Would isolation of the US persuade Obama not to veto?
By Alan Hart | January 23, 2011
Despite strong US opposition, a proposed resolution condemning Israeli settlements on the occupied West Bank did make it to the UN Security Council. It was not put to a vote and no vote is expected for some time, if ever, because of the probability as things stand of an American veto. But given growing global support for the resolution, there is a case for wondering if President Obama can remain Zionist-like in his own implicit defiance of international law on Israel’s behalf.
Introduced by Lebanon, the resolution states that “Israeli settlements established in the Palestinian territory occupied since 1967, including East Jerusalem, are illegal and constitute a major obstacle to the achievement of a just, lasting and comprehensive peace”. And it demands that Israel cease “immediately and completely” not only all settlement construction in the occupied territory, including East Jerusalem, but also “all other measures aimed at altering the demographic composition, character and status of the territory, in violation of international humanitarian law and relevant resolutions.”
US position ridiculous
Washington had hoped that signalling its opposition to the proposed resolution would be enough to cause its Palestinian and other Arab sponsors to back away from taking it to the Security Council. Deputy American UN Ambassador Rosemary DiCarlo said the US opposed bringing the settlement issue to the Council “because such action moves us no closer to a goal of a negotiated final settlement and could even undermine progress towards it”. She also said the Security Council should not be the forum for resolving the issues at the heart of the Israel-Palestine conflict. In my view that has to be among the most ridiculous statements any diplomat has ever made in any place at any time.
When the Arab sponsors discovered that they do have testicles and refused to be intimidated by Uncle Sam, the result was a huge embarrassment for Obama because, as noted by Tony Karon in an article for Time, the resolution’s substance “largely echoes the administration’s own stated positions.” In Haaretz under the headline “Settlements issue isn’t Israel’s problem, it’s Obama’s”, Natasha Mozgovaya was more explicit. The resolution has put Washington “in the awkward position of having to veto a resolution it absolutely agrees with”.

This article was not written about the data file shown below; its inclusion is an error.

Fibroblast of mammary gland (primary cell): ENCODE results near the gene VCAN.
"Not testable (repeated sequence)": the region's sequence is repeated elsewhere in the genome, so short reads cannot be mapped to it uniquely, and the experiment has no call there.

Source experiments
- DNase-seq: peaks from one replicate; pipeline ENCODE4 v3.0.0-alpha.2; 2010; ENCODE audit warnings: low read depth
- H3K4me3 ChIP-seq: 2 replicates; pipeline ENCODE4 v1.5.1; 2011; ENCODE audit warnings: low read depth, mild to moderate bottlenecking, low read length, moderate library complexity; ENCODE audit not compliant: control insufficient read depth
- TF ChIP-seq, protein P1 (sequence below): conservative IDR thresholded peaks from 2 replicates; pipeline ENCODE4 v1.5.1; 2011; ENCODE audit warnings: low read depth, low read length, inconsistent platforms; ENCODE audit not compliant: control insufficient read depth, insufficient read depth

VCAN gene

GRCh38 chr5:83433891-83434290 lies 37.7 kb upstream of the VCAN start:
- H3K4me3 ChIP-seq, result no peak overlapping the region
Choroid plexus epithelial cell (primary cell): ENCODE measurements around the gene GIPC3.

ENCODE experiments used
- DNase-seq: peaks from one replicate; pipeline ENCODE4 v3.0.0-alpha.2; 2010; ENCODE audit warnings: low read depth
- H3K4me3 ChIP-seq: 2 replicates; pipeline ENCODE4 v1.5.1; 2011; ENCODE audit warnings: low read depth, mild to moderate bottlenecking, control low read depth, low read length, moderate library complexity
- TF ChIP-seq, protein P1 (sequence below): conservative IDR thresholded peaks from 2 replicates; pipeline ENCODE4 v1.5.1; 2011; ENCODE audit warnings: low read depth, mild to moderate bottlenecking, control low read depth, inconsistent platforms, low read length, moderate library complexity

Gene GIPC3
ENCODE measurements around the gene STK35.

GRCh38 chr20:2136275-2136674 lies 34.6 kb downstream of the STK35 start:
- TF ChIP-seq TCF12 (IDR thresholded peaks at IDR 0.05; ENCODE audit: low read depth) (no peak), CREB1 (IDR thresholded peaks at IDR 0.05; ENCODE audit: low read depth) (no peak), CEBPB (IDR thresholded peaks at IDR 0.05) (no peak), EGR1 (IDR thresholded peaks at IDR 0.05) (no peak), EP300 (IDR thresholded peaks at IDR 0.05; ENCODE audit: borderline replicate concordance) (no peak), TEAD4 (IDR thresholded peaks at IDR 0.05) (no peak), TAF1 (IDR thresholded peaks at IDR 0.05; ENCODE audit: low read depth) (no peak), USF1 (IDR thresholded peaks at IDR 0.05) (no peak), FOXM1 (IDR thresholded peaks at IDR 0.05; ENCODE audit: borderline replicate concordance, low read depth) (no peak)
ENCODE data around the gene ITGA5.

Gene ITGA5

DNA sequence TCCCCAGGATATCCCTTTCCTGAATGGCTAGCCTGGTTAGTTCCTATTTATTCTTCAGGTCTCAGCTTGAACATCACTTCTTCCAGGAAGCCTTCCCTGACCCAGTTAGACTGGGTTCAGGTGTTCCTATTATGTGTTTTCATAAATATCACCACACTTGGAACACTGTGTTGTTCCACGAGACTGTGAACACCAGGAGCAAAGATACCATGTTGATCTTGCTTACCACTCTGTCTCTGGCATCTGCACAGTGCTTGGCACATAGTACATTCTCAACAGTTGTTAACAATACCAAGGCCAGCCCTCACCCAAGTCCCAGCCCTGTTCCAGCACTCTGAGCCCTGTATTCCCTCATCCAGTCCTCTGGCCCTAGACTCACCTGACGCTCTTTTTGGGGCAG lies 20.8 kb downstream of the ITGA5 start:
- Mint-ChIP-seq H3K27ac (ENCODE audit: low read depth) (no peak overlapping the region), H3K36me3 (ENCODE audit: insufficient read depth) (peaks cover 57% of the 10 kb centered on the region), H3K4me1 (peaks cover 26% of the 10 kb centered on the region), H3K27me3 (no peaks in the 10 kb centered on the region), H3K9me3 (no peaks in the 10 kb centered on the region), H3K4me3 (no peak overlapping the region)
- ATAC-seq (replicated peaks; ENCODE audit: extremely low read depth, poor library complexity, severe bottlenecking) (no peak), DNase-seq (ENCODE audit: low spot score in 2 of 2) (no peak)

That was why a number of former senior US diplomats and officials wrote to Obama urging him to support the resolution. They included former Reagan Defence Secretary Frank Carlucci and former assistant secretaries of state Thomas Pickering and James Dobbins. They said the resolution is not incompatible with negotiating an end to the conflict and does not deviate from the US commitment to Israel’s security. They added:
The proposed resolution is consistent with existing and established US policies; deploying a veto would severely undermine US credibility and interests, placing us firmly outside of the international consensus, and further diminishing our ability to mediate this conflict.
USA internationally isolated
How far outside the international consensus the US already is on account of its unconditional support for Israel right or wrong was demonstrated by the fact that the resolution attracted the support of 120 nations. Diplomats were certain that the US was the only one of the five permanent members on the 15-country Security Council with veto power that would have vetoed if the resolution had been put to a vote when it was introduced. In other words, without a US veto it would have passed. That would have more or less confirmed Israel’s pariah status in much of the world and just might have been a game-changer.
In contrast to the Zionist lobby in America which has naturally been urging – ordering? – Obama to veto, J Street, the “dovish” Jewish advocacy group which is pro-Israel and more or less anti-AIPAC [American Israel Public Affairs Committee], is among those who understand that a veto would not be in America’s own best interests. Or Israel’s, despite what its deluded leaders assert to the contrary. In a statement J Street said: